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Sunday, April 10, 2011

Chris' Lares: 4 Poets That Matter

Catullus c. 84-54 BC
An ancient poet, equal parts cheeky, heartfelt and technically brilliant. Catullus was always willing to let the events of personal life infest his poetry:

"Your most recent acquisition, Flavius,
must be as unattractive as
(doubtless) she is unacceptable
or you would surely have told us about her...

... tell us, my friend -
Catullus will lift the two of you & your love acts into the heavens
in the happiest of the hendecasyllables."


"Lucius Calpurnius Piso Caesoninus
one circumcised Priapus of a proconsul
apparently prefers the company
of a couple of society-mongers
Porcius & Socration
his own mangy hirelings
to that of my dearest Veraniolus
my own dear Fabullus,
they dining well at the best places
you forced to hang about the street-corners
angling for invitations."



T. S. Eliot 1888-1965
An American who seemingly yearned to be British. Excelling in form, but also emerging at the beginning of the free verse era, Eliot wrote some utterly extraordinary poetry combining both form and free verse - dense with mythological and occult references and beautiful, soul-grabbing insight. (He also penned Old Possum's Book of Practical Cats, which would later form the basis for the musical CATS; though, Grizabella's dirge is not from Old Possum, but contains elements of Rhapsody on a Windy Night. Someone else created "Memory".)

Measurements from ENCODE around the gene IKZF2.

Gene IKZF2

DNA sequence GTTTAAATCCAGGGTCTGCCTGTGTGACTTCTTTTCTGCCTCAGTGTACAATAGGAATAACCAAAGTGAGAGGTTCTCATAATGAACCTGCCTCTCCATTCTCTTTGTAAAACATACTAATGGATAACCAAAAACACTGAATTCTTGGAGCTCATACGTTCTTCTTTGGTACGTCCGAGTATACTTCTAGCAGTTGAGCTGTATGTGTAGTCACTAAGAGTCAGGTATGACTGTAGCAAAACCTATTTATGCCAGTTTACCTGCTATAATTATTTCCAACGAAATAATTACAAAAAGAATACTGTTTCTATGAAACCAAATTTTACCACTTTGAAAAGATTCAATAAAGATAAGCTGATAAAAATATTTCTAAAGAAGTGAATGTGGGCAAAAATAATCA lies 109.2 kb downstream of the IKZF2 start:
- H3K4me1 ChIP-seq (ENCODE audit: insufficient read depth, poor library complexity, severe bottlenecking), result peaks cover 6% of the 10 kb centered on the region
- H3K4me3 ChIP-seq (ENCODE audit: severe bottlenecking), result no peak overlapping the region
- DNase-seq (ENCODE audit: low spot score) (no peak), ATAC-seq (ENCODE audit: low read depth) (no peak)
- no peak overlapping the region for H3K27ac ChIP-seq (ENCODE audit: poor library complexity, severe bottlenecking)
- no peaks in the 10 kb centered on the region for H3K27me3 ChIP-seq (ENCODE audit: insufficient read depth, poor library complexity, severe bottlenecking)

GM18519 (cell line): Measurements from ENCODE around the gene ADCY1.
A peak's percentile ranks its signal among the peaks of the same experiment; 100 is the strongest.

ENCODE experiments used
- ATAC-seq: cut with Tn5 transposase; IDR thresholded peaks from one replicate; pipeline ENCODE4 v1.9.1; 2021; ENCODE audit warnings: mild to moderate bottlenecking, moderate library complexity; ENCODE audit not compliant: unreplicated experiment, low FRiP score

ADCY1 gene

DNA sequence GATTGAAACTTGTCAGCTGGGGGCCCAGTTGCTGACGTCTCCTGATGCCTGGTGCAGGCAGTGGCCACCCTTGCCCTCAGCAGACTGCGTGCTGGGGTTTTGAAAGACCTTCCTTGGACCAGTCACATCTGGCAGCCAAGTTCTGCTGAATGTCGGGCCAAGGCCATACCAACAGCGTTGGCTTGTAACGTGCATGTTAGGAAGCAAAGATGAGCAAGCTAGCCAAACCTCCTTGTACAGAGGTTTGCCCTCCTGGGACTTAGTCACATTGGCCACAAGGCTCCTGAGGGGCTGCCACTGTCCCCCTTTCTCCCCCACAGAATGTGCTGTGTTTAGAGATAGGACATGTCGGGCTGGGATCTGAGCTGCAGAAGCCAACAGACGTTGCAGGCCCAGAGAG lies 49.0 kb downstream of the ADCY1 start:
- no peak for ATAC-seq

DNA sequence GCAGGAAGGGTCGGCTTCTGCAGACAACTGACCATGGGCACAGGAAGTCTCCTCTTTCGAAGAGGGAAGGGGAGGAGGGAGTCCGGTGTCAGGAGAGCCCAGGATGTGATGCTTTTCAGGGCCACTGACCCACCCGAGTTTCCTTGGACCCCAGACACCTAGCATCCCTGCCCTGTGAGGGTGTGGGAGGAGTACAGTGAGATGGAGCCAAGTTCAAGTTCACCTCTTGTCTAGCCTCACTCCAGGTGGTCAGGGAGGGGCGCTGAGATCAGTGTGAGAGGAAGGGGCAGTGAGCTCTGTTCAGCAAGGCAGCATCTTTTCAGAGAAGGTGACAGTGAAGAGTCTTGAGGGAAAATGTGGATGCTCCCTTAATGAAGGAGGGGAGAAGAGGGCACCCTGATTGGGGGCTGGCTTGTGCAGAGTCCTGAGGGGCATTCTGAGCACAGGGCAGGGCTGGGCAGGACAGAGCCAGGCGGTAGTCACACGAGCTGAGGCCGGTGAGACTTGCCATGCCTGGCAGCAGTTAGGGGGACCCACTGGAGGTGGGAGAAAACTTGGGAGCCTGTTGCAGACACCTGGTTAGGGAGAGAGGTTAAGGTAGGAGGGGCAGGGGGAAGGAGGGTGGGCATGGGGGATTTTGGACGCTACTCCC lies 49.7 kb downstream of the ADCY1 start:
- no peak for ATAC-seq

"His soul stretched tight across the skies
That fade behind a city block,
Or trampled by insistent feet
At four and five and six o'clock;
And short square fingers stuffing pipes,
And evening newspapers, and eyes
Assured of certain certainties,
The conscience of a blackened street
Impatient to assume the world.

I am moved by fancies that are curled
Around these images, and cling:
The notion of some infinitely gentle
Infinitely suffering thing."



Sylvia Plath 1932-1963
An exceptional poet assailed at every turn in her life by self-doubt and emotional pain.

"I have suffered the atrocity of sunsets.
Scorched to the root
My red filaments burn and stand, a hand of wires.

Now I break up in pieces that fly about like clubs.
A wind of such violence
Will tolerate no bystanding: I must shriek...

I am inhabited by a cry.
Nightly it flaps out
Looking, with its hooks, for something to love.

I am terrified by this dark thing
That sleeps in me;
All day I feel its soft, feathery turnings, its malignity."



Allen Ginsberg 1926-1997
An incredibly strange and amazing man with a compassionate clarity of vision and talent for word utilization that seems totally unique.

"There are unused electricity plugs all over my house if I ever needed them.
The kitchen window is open, to admit air...
The telephone - sad to relate - sits on the floor - I haven't had the money to get it connected -

I want people to bow when they see me and say he is gifted with poetry, he has seen the presence of the Creator.
And the Creator gave me a shot of his presence to gratify my wish, so as not to cheat me of my yearning for him."

1 comment:

  1. Unrelated to your post, but just something I wanted to share:

    "Language can never adequately render the cosmic symbolism of music, because music stands in symbolic relation to the primordial contradiction and primordial pain in the heart of the Primal Unity, and therefore symbolizes a sphere which is beyond and before all phenomena."

    from Nietzsche's "The Birth of Tragedy"

    ReplyDelete